The United States of America was expected to meet its sad end this past weekend when The Hub network debuted its new animated children's series SheZow. The Australian/Canadian cartoon, which already debuted in other, less delicate countries without causing social disorder, is about a boy with a superhero secret identity. The shocking twist that almost brought America to its knees is that his superhero secret identity is female.
This week, as the Supreme Court of the United States deliberates on the constitutionality of the Defense of Marriage Act -- which defines marriage for federal purposes as between a man and a woman -- Americans and friends from around the world have been expressing their support for marriage equality by adopting the Human Rights Campaign's logo as their temporary social media icons. It didn't take long for people to get creative with the highly Photoshoppable image, and what's resulted is an endless s
Earlier this year Fantagraphics published an extraordinary collection of LGBT comics from the past four decades. No Straight Lines brings together comics from the early days of the alternative and underground press, stories from the era of the AIDS crisis, contemporary webcomics dealing with identity and gender issues and much more in one volume. The result is
We are not the mainstream.
That's a truth understood by anyone who identifies as lesbian, gay, bisexual, transgendered or in any other way queer. We are not the audience. We are not the market. We are not the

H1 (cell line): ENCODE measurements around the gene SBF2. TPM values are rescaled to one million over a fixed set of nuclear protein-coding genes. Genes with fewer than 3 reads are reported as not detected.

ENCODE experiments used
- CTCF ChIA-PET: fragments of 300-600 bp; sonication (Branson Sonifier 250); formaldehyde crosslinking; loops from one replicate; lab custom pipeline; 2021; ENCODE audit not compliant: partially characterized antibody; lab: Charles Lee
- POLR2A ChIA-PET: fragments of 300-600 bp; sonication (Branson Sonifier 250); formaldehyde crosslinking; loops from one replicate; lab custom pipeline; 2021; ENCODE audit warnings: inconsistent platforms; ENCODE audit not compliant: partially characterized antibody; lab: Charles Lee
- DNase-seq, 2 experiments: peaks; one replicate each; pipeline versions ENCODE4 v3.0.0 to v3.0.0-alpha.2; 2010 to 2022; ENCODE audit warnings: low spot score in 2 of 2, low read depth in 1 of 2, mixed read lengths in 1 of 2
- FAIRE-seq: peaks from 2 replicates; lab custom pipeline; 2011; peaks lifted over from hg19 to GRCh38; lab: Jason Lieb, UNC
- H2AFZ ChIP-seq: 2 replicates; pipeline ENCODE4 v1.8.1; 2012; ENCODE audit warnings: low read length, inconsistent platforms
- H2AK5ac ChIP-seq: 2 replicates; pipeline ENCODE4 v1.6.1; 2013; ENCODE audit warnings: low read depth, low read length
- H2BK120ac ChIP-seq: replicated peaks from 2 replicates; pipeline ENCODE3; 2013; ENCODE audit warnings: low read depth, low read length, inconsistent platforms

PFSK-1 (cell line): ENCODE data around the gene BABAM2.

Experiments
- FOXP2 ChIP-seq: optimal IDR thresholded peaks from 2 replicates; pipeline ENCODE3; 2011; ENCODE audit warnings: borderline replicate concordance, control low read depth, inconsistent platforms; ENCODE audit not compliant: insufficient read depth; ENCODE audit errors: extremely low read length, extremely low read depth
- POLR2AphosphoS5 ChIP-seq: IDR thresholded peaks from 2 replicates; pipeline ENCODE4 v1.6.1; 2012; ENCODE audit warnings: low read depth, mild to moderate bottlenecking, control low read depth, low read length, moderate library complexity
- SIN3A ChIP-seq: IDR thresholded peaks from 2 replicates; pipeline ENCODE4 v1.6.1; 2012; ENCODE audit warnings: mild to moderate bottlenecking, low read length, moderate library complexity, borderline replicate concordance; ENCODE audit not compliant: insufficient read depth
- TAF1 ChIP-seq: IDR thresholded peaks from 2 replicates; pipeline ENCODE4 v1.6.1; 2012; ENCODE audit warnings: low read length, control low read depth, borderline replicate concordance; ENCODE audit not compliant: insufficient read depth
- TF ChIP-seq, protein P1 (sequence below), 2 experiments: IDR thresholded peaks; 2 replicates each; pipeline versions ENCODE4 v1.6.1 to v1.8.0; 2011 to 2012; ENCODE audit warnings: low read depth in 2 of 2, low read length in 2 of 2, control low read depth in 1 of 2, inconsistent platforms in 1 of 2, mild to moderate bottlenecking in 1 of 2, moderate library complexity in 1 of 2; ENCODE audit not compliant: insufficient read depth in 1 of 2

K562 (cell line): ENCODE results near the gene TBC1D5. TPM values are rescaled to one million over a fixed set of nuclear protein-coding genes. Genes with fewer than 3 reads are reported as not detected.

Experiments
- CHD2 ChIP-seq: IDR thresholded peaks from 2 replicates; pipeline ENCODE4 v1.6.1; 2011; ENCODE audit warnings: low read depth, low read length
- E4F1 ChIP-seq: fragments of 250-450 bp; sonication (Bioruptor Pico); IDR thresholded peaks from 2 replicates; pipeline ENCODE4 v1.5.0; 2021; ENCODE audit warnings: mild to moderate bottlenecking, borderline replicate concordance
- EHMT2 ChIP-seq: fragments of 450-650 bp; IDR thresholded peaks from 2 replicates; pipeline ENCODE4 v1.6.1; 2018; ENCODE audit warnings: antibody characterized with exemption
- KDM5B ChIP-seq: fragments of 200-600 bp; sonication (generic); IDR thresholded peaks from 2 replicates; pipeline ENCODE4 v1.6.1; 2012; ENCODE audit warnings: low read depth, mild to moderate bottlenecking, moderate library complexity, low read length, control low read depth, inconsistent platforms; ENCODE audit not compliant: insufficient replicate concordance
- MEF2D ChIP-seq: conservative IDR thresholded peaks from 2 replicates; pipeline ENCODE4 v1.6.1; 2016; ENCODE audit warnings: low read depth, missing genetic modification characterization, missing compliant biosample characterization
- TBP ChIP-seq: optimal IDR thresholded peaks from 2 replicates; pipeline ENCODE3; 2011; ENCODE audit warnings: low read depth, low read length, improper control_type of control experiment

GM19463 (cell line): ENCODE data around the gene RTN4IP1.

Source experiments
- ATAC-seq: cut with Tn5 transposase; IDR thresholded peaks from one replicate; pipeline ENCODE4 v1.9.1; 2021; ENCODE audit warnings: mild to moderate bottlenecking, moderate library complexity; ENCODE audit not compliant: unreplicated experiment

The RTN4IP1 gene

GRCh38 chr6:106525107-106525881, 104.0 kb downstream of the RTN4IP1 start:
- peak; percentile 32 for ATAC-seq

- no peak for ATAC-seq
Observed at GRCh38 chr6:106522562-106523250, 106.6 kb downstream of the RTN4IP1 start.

Toronto's Little Island Comics is a very special place. As the world's first comic shop aimed exclusively at kids 12 and under it plays host to some of the most infectiously enthusiastic comic fans you'll meet in any store -- not just the children who love to visit, but the parents, teachers and librarians who are thrilled to take their kids there. Little Island is a very inclusive place, and last week they put up the
It's great to see superhero comics doing a better job of not omitting gay characters from their stories (or leaving them to idle in the background). But it's worth noting that while diverse characters make comics richer and more representative of the real world, they're also an opportunity to reflect the many ways that we are not so different from each other
The great Phil Noto is a master at catching those little moments of empathy. He excels at finding pathos in characters' faces, at capturing that tiny flicker of the eyes, that small turn of the mouth or tilt of the head, the moment that expresses the soul of character. He's awesome, is what we're saying. And that makes him a great choice for